Beyond the Numbers with Heatmaps

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Get a new perspective of RVA

For anyone looking to develop a unique real estate strategy based on more than just a compilation of statistics, demographics, and the tried and true proforma, generating a visual representation of current specific property use types and concentrations is a powerful tool beyond the almighty spreadsheet. Fortunately, Google Maps has made this capability a reality with the prodigious volumes of mapping data they have assembled over the years. As real estate investors and developers all know, the alchemy of real estate success lies somewhere between the ironclad real estate analysis and the uncanny feeling that the warehouse down the street is going to be the next best brewery/apartment project/server farm/dance studio [fill in the blank] for the neighborhood– or, even better, is the inspiration for a new use that actually catalyzes and energizes new development.

Real estate developers and investors tend to spend hours combing through GIS portals, poring over real estate records, driving the streets, and knocking on neighborhood doors. In sizing up any opportunity, they are trying to get their arms around the unquantifiable, the undocumented, the unknown, and the latent potential. In real estate, getting a good handle on what direction a neighborhood is about to take next is often a commentary on highest and best use of the existing product.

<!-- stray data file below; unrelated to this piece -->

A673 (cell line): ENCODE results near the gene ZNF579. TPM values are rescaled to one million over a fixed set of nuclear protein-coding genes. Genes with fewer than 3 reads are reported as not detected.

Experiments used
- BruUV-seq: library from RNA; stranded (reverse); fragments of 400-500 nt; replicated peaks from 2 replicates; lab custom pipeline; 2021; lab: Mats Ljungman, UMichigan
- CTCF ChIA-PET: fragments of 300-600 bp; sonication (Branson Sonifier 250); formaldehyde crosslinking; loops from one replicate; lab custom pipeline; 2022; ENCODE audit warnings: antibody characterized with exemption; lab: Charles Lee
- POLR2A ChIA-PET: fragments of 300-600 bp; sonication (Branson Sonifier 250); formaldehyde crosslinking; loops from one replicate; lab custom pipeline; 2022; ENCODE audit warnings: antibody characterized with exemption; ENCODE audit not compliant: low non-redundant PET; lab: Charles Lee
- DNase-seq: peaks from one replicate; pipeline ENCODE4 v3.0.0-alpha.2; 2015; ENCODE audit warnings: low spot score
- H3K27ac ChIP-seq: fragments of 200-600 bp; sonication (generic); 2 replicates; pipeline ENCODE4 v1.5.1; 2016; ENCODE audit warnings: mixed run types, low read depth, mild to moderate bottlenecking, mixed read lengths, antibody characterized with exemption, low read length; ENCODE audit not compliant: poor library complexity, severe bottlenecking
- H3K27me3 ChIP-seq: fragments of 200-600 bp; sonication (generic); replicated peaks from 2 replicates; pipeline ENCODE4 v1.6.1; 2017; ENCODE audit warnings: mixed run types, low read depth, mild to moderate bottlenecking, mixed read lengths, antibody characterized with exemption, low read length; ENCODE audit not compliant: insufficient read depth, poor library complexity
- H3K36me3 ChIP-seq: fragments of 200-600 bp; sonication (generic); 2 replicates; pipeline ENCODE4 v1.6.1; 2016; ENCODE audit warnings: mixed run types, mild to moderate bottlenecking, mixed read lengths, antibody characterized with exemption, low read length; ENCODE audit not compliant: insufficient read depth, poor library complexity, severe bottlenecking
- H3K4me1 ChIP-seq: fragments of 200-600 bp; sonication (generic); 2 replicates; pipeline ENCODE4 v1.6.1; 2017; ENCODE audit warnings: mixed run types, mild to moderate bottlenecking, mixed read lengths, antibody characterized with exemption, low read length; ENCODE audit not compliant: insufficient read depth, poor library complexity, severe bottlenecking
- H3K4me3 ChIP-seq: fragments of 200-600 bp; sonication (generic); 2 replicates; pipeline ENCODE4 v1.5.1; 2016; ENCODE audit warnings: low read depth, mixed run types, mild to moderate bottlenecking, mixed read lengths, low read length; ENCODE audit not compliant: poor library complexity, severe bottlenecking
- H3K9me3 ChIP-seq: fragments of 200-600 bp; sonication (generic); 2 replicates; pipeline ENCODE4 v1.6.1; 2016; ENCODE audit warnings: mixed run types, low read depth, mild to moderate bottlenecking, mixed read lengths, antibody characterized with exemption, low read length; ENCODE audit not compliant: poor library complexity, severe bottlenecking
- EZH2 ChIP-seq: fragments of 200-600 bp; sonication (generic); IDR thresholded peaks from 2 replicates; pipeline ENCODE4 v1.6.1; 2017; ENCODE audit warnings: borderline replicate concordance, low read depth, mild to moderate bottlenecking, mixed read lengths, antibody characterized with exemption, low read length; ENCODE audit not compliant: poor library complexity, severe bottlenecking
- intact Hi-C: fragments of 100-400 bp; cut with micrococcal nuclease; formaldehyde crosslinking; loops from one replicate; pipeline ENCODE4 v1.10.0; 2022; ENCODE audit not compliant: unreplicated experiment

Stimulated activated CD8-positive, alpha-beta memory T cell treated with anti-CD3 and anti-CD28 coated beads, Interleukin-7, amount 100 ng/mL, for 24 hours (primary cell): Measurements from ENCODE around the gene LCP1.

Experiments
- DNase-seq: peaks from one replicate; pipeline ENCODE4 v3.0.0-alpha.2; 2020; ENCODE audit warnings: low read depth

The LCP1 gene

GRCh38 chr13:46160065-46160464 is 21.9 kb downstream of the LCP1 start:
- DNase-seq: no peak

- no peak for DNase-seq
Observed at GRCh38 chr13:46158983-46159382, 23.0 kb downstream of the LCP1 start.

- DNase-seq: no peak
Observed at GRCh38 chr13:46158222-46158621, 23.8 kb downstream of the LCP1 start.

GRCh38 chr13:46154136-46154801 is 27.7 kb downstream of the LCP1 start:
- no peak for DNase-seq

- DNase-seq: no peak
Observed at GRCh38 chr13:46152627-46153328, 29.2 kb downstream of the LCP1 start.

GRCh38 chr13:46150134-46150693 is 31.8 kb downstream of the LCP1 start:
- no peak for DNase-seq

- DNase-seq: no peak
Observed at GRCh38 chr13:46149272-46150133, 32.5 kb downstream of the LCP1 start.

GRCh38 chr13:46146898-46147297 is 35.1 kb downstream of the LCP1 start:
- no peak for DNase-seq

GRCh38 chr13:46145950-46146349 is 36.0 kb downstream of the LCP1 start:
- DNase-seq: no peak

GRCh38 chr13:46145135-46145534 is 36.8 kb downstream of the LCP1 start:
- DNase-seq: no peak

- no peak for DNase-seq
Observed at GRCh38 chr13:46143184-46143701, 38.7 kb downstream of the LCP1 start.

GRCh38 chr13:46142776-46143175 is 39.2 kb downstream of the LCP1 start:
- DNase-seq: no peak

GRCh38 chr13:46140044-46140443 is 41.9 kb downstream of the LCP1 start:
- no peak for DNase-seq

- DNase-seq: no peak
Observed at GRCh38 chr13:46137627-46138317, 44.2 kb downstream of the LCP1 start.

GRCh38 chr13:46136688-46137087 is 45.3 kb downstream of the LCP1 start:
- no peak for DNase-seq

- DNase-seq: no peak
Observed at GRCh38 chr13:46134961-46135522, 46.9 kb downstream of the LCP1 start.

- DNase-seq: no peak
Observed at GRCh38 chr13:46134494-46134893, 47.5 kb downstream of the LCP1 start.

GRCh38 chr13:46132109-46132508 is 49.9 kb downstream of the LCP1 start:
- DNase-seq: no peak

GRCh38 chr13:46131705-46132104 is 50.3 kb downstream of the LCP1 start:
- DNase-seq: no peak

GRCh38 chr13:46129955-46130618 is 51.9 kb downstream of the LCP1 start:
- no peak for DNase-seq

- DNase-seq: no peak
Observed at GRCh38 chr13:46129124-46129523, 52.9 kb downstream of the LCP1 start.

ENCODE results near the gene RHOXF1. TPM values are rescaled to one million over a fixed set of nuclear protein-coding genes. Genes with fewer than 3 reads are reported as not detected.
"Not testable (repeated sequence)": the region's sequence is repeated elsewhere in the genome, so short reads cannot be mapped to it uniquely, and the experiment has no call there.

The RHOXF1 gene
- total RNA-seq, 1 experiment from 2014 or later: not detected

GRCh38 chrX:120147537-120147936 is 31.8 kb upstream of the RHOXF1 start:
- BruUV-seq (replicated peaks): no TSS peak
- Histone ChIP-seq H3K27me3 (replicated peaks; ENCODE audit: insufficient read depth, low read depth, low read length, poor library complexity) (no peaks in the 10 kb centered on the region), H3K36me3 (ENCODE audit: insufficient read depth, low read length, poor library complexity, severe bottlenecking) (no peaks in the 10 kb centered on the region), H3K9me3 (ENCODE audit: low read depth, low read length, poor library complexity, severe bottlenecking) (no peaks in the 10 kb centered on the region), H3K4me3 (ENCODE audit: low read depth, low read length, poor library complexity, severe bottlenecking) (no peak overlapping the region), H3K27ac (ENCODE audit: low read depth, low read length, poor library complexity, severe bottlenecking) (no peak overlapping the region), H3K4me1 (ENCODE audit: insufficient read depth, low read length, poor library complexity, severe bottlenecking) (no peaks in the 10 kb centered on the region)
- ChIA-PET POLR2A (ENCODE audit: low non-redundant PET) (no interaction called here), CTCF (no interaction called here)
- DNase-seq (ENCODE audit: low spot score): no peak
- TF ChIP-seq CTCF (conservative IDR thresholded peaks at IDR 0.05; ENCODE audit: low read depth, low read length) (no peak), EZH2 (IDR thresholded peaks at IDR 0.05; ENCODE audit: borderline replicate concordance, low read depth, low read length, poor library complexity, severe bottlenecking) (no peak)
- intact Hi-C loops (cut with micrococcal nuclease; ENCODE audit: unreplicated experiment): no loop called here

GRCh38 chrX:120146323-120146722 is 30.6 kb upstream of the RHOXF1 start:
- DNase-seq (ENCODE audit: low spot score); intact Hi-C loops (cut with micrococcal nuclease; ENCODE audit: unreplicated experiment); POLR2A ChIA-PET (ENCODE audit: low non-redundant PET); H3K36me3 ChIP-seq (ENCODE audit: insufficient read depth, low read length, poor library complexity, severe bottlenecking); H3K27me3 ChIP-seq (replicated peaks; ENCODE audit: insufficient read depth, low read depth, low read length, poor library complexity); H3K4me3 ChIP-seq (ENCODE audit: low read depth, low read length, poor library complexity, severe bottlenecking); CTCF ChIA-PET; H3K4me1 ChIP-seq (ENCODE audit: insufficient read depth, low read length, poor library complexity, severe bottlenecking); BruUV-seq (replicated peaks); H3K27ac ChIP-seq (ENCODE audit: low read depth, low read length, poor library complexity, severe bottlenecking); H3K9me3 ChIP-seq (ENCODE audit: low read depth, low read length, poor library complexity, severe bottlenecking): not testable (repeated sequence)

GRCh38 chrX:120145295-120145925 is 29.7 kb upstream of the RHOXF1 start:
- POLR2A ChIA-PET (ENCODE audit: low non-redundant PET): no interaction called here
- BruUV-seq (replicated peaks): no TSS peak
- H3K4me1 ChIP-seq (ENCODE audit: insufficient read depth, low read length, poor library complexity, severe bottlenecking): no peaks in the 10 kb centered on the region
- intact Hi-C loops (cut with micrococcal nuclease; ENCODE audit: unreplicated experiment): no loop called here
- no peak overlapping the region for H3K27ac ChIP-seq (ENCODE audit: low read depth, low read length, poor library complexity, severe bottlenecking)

So where is it going, Richmond?

Recognizing underutilized or underperforming real estate assets is a classic and generally reliable approach to successful real estate development, but there are additional qualitative data points when deciding if and when to pull the trigger on a new concept, and this requires the application of context to any opportunity. In the simplest terms, when evaluating a neighborhood’s trajectory, we want to get “the big picture” of the existing ecosystem. This depends on the relationship of two major factors– the composition of the existing product (mix) and the density/volume of uses.

To get at those answers (or hypotheses) in map form, there are some fairly basic questions to ask before embarking on a project:

  1. What uses are already in place?
  2. What uses are NOT already in place?
  3. Is there a market to support a change in or new use?
  4. How strong is your market?

In Richmond, we like to eat, drink, and exercise– preferably with a side of parking. But if you’re looking to figure how your next ground-breaking concept fits in with the Richmond market, here is a handy little tool…

Maps compliments of Inkling Intelligence







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